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By John Helmer, Moscow

The US Navy’s current Russia containment tactic in the Black Sea has been unable to negotiate refuelling from naval or civilian fuel tankers while under way at sea, and requires port calls for fuel every seven days. The Navy has announced that its missile cruiser, USS Vella Gulf, put into the Bulgarian port of Varna on May 30. The vessel entered the Black Sea, 180 nautical miles to the south, on May 23. The illustration from the bridge of the Vella Gulf as it approached Varna is a US Navy photograph by Mass Communication Specialist 3rd Class Edward Guttierrez III For the delay of the Vella Gulf in reaching the Black Sea, click.

According to the US Navy press release, Vella Gulf’s presence in Bulgaria reaffirms the United States’ commitment to strengthening ties with NATO allies and partners, while working toward mutual goals of promoting peace and stability in the region. While in Bulgaria, the Navy says the Vella Gulf crew will participate “in community relations events at the Bulgarian Naval Academy and a local orphanage, visit the Bulgarian Naval Museum and tour the historic city of Varna.”

The vessel’s Black Sea cruise is limited by the Montreux Convention of 1936, the international treaty governing the sea and transit of warships through the Turkish straits, to a maximum of 21 days. As the Turkish monitor of the straits pointed out when the Vella Gulf sailed past Istanbul on May 23 (below),

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Source: http://turkishnavy.net/

“she can stay in the Black Sea till 14 June 2014.” In February, the Navy’s signals intelligence ship, the USS Mount Whitney, remained off the Russian coast near Sochi for the full 21-day limit, departing south only after Ukrainian President Victor Yanukovich had been overthrown and his replacement installed in Kiev; and after Russian forces had moved out of their Crimean bases to secure the peninsula from the north, and commenced the accession process.

The USS Taylor overstayed for 32 days in the Black Sea in February, reportedly because it had run aground at Samsun port, damaging its propulsion and rudder systems. On its second cruise in April and May, the Taylor was in the Black Sea for 19 days. In March the USS Truxtun was present for just 14 days, as was the USS Donald Cook for its April-May cruise. The ports selected for refuelling these vessels have been Samsun, Turkey; Constanta, Romania; and Batumi, Georgia. On the supply of bunker fuel at Batumi port, read this.

Depending on how fast she moves over how much distance – the Vella Gulf‘s motto is “Move Swiftly, Strike Vigorously” — has a maximum speed of about 33 knots (60 kmh) and a fuel capacity range of 7 days if she moves slowly. Its four marine gas turbine engines are of General Electric’s LM2500 type.

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Source: General Electric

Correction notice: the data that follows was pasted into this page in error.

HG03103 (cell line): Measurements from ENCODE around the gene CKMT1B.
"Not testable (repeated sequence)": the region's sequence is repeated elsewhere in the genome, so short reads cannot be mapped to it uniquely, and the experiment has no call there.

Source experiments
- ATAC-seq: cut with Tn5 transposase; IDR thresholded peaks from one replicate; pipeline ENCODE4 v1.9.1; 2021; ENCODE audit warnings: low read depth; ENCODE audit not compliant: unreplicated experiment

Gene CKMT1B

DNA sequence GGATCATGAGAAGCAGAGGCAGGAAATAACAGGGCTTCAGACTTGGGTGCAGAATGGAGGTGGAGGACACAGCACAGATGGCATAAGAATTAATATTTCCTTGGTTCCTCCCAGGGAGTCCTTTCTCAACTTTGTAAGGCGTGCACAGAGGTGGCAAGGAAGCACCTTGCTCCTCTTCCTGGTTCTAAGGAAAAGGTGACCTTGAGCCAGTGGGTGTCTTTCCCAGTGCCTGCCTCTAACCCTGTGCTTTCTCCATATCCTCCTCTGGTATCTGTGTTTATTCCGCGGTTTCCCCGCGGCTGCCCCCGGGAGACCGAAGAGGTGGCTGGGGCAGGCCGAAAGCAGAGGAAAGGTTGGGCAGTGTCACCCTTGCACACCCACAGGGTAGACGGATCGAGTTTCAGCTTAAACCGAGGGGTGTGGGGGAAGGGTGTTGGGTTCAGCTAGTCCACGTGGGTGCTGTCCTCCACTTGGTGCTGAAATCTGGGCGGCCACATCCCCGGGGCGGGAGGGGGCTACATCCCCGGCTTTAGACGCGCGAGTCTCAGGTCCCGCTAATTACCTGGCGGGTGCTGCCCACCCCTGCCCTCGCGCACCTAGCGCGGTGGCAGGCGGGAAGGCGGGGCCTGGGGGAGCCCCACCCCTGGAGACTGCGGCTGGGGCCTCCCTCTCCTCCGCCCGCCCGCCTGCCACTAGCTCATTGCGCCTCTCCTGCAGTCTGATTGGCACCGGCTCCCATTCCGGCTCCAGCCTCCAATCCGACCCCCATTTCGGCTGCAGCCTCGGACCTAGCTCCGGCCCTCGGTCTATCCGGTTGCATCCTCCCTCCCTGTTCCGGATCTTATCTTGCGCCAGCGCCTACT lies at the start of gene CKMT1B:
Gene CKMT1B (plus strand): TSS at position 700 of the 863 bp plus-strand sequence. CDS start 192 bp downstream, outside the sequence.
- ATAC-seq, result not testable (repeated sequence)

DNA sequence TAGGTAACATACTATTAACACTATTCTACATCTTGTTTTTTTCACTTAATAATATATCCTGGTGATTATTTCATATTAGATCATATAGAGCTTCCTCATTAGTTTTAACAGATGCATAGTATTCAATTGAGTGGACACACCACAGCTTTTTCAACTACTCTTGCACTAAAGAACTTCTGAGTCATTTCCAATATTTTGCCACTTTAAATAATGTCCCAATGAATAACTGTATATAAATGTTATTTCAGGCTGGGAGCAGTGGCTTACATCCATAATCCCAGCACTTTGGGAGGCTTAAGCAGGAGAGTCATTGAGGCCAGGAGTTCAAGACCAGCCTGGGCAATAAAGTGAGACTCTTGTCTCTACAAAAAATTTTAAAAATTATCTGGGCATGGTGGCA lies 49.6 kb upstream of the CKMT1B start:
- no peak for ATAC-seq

Since the US Navy began deploying its warships in the Black Sea in February, the refuelling requirement – along with the special security and fuel quality measures associated with this – have shortened cruise range and required weekly stops. After the Taylor’s Montreux violation at Samsun three months ago, the Turkish Government appears reluctant to host fresh portcalls for refuelling, or charitable purposes.

jason_dunhamRussian ports are closed, while Odessa is off limits for the time being. The last US warship to visit Odessa was the USS Jason Dunham, a missile-battery destroyer, in July 2012, as part of Exercise Sea Breeze. According to the US Navy report from the Jason Dunham at the time, “Boatswain’s Mate 1st Class Ronald Virgin said the people of Odessa were warm and hospitable to the Jason Dunham Sailors. ‘Everywhere we went, people were waving and smiling at us,’ said Virgin. ‘I had a great time in Ukraine, and can’t wait to go back.’”

A recent study of the annual Sea Breeze exercise by Alisa Moldavanova, a Ukrainian researcher at the University of Kansas and the US Foreign Military Studies Office at Fort Leavenworth, has reported substantial local opposition to this US naval operation in Crimea and Odessa.

Moldavanova’s study also observed: “public perception of these exercises in Ukraine is generally very negative and quite polarized. In fact, several times since 1997 massive public protests against Sea Breeze led to the disruption of several exercises and created a generally unfavorable environment for multilateral collaboration (Sanders, 2007). The major reason is that the public tends to view Ukraine’s participation in Sea Breeze as part of a larger pro-NATO agenda, and Ukraine’s stronger affiliation with NATO is perceived very negatively by the majority of the Ukrainian population, as well as by the current parliamentary majority.”

The conclusion: “One lesson that could be drawn from this is that pursuing a one-sided foreign policy agenda in a geopolitically divided country like Ukraine might not be the right path. The lessons of Sea Breeze are applicable to other important foreign policy issues, including Ukraine’s relations with NATO. The example of Sea Breeze demonstrates that before the question of NATO membership reaches the point of a national referendum, a much more serious and long-term public information campaign needs to be conducted in Ukraine to raise the level of public awareness regarding NATO and collaborative international security in general.”

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